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6 results for Shipbuilding
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Record #:
21628
Abstract:
This article examines the how the shipbuilding industry helped rejuvenate the economy of North Carolina during World War II. Wooden shipbuilding in particular was already established at several small facilities within the state. Through these facilities, 148 wooden vessels were built in North Carolina that saw service in World War II.
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Record #:
21621
Abstract:
During the Civil War, Confederate attempts to build ironclads in Wilmington failed because of shortages in skilled labor and materials needed for construction. The Wilmington facilities were more than acceptable for ironclad construction but shortages in oakum, seasoned timber, and metal plate as well as the necessary woodworkers and metalworkers, doomed Confederate efforts.
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Record #:
9765
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Abstract:
Over one 100 years ago, wooden boats used along North Carolina's coasts and in the sounds followed a time-tested pattern. Many of them, including the sharpie, shad boat, and spritsail skiff, are being revived in the 20th-century by people who want to fish from a vessel that is part of the state's maritime heritage.
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Record #:
36017
Abstract:
She was designed as a Bicentennial project, bearing a brand of authenticity in its fifteen stars and stripes flag. However, this sailing vessel still may have been a point of pride, since clipper ships had played an important role in America the past two centuries, notably during the war of 1812.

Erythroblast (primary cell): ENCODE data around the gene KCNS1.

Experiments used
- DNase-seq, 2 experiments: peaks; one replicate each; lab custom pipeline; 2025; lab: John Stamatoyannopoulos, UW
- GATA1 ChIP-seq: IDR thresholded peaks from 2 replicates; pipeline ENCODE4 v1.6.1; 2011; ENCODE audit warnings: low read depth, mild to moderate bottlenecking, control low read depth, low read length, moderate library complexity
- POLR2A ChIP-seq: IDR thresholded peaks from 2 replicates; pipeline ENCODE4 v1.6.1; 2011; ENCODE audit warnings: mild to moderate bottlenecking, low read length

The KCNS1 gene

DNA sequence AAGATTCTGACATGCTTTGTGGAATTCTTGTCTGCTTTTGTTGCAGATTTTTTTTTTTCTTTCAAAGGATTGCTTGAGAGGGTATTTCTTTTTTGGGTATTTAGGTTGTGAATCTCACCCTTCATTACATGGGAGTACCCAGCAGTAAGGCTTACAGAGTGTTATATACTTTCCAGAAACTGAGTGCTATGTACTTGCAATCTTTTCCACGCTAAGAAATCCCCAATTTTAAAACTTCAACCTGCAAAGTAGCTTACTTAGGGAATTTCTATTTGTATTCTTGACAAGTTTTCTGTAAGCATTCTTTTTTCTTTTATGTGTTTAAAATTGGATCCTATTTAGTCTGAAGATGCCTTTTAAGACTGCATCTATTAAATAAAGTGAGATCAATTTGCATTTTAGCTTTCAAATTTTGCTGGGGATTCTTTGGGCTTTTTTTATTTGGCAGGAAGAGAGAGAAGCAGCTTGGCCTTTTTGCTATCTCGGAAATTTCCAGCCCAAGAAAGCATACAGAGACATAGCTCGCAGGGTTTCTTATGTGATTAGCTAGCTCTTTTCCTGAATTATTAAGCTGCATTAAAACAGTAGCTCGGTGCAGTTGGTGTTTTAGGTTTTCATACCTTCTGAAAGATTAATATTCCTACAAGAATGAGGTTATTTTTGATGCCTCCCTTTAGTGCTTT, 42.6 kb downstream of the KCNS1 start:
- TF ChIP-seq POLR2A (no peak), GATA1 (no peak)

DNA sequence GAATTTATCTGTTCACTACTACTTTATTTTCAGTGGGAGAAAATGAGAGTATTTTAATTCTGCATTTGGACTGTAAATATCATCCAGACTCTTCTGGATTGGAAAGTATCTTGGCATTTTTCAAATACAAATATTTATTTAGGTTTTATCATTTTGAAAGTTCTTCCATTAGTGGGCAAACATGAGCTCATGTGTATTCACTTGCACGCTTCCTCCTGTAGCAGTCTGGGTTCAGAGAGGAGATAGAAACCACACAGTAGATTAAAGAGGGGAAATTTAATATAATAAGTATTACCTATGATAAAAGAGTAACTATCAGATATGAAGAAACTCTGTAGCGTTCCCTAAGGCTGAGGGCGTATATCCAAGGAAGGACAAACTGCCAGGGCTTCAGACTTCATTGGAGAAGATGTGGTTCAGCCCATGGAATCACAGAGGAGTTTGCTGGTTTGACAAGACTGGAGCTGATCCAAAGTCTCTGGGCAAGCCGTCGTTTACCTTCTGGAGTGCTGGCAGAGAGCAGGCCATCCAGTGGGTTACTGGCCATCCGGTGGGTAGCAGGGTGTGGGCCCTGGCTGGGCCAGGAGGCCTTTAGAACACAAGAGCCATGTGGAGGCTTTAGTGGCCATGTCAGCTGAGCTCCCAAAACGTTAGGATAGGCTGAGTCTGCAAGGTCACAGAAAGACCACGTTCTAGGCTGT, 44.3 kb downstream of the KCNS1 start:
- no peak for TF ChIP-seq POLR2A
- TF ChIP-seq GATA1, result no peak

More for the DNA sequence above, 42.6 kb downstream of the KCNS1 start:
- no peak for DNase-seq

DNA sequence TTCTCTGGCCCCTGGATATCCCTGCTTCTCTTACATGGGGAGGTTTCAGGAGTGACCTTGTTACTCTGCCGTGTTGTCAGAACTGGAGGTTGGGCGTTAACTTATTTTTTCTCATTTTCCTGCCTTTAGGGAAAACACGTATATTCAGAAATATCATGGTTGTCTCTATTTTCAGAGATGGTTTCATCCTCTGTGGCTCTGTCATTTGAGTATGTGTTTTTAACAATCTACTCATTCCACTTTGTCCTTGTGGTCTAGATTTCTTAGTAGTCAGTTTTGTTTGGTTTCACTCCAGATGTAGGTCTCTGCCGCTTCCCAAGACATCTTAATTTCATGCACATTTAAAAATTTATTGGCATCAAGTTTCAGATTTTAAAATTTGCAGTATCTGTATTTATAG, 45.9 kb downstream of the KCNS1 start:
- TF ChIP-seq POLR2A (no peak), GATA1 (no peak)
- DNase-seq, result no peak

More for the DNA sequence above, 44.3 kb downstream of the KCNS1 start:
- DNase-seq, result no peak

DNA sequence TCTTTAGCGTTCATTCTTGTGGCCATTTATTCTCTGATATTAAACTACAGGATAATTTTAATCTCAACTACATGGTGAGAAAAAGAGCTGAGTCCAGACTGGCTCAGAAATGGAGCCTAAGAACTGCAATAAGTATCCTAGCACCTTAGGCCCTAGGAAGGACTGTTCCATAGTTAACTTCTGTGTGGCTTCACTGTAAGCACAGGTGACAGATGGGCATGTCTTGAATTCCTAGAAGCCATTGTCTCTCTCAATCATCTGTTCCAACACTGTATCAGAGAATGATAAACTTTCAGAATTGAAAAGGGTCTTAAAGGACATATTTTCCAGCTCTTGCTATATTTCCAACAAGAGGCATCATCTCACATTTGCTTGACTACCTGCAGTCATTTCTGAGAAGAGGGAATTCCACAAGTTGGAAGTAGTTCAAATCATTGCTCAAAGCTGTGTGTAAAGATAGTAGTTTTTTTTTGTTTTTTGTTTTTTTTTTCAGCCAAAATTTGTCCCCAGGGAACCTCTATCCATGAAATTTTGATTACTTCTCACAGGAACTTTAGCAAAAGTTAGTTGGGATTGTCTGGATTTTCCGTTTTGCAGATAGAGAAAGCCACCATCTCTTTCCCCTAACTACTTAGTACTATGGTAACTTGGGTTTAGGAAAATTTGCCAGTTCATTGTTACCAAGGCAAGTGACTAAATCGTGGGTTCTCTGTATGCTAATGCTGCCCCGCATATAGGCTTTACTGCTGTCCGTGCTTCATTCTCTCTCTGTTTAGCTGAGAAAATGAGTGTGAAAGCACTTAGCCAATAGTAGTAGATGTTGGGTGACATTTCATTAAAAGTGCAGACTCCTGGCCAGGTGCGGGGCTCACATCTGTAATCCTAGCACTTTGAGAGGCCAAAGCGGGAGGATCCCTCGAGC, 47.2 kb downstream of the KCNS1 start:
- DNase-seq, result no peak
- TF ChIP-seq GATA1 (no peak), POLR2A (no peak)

Source:
Sea Chest (NoCar F 262 D2 S42), Vol. 1 Issue 2, Spring/Summer 1981, p35-38
Record #:
14760
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Abstract:
John Henry Louis Mogg, an Australian native, became an American citizen between the World Wars and began a fruitful diving career. Companies along the eastern seaboard commissioned him, but he spent a great deal of time in North Carolina. When a project on the Pamlico River near Washington became available, Mogg was the sole diver responsible for all underwater construction on the marine railway. The marine railway serviced Gahagan Construction Company which was commissioned to launch upwards of 30 wooden barges; the purpose of which to haul crude oil along the Inland Waterway.
Source:
The State (NoCar F 251 S77), Vol. 11 Issue 1, June 1943, p3-4, 39, por
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Record #:
37723
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Abstract:
The article deals with shallow vessels like canoes, perriaugers, sloops, sharpies and early shipbuilding in North Carolina.
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